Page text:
Wasps chief warns of deep cuts without government support
Stephen Vaughan has warned Premiership clubs will have to make drastic cuts in a struggle for survival unless the government agrees to a compensation proposal. The proposal is being drawn up by English rugby’s elite who are facing the prospect of no matchday income until March and a combined loss of £70m.
Vaughan, the Wasps group chief executive, said that without financial assistance, following the decision to put the return of fans to sports grounds on hold indefinitely, his club would lose £500,000 a month and that all options would have to be on the table, including further wage cuts, to avoid closure.
“It is a very grim picture,” said Vaughan, who joined Wasps last year from Gloucester. “The clubs are united in our response to this and a paper is being prepared for the government to consider. If a vital income stream is cut off for months on end, the emphasis will be on owners to dig even deeper into their pockets.
“If they decide that they have had enough of throwing their money down the drain and there is no government support, it would make survival very hard. It would mean nothing was off the table in terms of action that would need to be taken.
“Wages have not been discussed, but those clubs who said they would review the cuts made earlier in the year in January, or later in the season, will have to decide whether that is feasible now. Everyone is in the same boat, which is why we are lobbying the government hard.”
Every club except Exeter was making losses before the pandemic struck but the investment from CVC, which at the end of 2018 bought a 27% stake in the Premiership, was making a difference. As well as losing gate income, and the money raised from the sale of food and drink at grounds as well as hospitality, the clubs face a drop in central income.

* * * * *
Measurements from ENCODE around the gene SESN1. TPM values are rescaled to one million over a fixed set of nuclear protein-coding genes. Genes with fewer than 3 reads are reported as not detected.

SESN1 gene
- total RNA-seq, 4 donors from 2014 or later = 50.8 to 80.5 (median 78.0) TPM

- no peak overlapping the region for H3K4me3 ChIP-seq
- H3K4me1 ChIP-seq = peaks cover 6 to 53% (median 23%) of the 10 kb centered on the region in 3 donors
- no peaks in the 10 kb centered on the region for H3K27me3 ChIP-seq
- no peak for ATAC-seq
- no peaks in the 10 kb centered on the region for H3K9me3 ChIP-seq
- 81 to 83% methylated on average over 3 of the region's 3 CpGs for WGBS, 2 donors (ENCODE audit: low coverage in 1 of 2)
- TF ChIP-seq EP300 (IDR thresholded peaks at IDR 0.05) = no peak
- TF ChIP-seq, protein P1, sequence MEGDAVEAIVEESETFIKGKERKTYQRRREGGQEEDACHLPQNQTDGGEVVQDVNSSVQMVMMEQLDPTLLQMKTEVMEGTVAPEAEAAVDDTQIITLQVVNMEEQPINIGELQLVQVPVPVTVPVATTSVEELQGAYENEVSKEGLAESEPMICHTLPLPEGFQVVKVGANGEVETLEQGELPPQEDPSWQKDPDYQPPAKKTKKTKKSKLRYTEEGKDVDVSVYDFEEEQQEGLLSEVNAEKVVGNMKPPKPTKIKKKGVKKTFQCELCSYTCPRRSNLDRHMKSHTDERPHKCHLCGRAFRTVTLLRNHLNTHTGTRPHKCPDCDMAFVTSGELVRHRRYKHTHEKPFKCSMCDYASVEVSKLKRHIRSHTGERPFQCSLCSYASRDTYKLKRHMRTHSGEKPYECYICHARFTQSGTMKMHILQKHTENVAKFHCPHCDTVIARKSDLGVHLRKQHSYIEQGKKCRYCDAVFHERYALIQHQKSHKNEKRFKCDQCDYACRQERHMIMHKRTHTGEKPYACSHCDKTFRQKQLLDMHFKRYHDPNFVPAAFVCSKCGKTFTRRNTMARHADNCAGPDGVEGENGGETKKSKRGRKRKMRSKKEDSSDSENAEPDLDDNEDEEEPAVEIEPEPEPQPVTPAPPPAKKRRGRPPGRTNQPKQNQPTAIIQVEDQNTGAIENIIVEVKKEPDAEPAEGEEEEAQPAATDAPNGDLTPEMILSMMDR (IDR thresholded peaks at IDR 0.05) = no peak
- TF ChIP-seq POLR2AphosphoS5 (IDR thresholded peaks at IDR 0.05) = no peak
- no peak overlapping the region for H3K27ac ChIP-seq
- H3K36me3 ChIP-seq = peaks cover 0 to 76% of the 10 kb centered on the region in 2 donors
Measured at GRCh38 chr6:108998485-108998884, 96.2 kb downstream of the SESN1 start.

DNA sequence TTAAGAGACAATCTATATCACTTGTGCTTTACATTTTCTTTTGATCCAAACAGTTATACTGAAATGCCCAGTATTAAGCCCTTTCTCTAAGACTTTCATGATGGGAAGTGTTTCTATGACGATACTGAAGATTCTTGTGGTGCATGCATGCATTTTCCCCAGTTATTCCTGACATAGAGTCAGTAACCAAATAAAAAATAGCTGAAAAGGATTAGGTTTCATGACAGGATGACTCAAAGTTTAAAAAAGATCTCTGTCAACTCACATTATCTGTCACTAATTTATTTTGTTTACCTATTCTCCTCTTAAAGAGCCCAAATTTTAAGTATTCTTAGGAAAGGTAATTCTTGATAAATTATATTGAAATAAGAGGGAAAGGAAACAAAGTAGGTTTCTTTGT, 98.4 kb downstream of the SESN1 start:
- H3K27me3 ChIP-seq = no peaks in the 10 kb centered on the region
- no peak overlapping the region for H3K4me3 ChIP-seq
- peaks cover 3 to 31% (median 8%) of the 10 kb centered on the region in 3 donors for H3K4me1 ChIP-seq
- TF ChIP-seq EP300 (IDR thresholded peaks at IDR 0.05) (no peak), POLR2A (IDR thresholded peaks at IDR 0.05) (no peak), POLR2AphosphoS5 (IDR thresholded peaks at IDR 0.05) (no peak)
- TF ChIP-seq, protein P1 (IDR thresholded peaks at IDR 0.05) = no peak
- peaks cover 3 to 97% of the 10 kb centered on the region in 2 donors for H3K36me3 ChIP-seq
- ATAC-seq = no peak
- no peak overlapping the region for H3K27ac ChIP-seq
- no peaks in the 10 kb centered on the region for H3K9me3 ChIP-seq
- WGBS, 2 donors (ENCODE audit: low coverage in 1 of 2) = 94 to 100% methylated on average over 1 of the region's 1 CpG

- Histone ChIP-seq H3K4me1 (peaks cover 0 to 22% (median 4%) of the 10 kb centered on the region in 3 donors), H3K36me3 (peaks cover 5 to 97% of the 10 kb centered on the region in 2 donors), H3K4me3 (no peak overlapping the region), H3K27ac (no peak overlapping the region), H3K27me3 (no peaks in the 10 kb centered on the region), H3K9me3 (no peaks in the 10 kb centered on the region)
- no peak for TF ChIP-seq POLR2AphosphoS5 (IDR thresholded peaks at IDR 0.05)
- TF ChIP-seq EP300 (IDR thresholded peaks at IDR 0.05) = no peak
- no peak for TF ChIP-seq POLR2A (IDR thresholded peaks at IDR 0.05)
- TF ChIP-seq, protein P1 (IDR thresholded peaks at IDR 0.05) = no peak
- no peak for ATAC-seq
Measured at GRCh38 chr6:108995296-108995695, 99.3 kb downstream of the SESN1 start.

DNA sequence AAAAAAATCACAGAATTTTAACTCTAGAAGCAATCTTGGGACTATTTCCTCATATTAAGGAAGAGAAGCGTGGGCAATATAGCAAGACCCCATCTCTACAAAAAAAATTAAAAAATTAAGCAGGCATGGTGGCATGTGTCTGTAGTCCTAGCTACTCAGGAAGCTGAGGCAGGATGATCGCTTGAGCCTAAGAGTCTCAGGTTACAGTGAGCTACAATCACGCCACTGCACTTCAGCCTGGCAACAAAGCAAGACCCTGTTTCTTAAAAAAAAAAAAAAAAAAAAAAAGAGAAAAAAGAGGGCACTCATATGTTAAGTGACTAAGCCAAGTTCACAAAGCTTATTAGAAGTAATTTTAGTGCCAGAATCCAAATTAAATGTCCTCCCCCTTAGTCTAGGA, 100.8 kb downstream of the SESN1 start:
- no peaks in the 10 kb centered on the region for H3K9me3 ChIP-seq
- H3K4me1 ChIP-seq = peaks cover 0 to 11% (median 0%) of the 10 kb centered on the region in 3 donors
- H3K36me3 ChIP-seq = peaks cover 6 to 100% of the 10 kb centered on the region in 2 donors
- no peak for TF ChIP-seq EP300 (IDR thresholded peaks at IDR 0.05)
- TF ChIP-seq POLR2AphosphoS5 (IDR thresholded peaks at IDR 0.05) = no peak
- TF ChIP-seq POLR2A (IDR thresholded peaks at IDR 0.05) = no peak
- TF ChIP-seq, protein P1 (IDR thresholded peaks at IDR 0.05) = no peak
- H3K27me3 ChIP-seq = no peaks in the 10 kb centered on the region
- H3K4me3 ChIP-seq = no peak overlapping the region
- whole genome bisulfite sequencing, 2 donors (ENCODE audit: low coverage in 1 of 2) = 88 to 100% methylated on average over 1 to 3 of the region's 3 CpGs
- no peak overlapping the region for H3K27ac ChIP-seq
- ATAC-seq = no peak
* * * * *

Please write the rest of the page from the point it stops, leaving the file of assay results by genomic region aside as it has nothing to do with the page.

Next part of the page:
Premiership Rugby is in the second half of its player agreement with the Rugby Football Union and the level of payment is subject to the turnover of the governing body, which fears it could lose £60m this year if fans are not admitted to watch autumn internationals or next year’s Six Nations.
“We do not yet know what the new level will be, but any further drop in income will have an impact,” said Vaughan. “There is also concern about how sponsors will react to there being no spectators at grounds for potentially six months.” On Tuesday Qantas ended a 30-year association with Rugby Australia, saying it could not justify spending money on sport at a time when it was making drastic cuts.
Vaughan said: “No one wants to make further cuts to the wages of players, coaches and staff at clubs and it would be very difficult to do unless everyone agreed. The bottom line is what would you do to keep a club, some of which have been around for 150 years, going?
“You would have to make difficult decisions. The reality is that this is a global issue that is not going to go away any time soon. We are currently on a great run and are pushing for the play‑offs, but I would swap all of our wins to be able to have fans back at the Ricoh Arena now.”
Wales will play their rearranged Six Nations match against Scotland in October in Llanelli and will welcome Georgia there the following month. The Welsh Rugby Union has not given up hope of some fans being allowed in.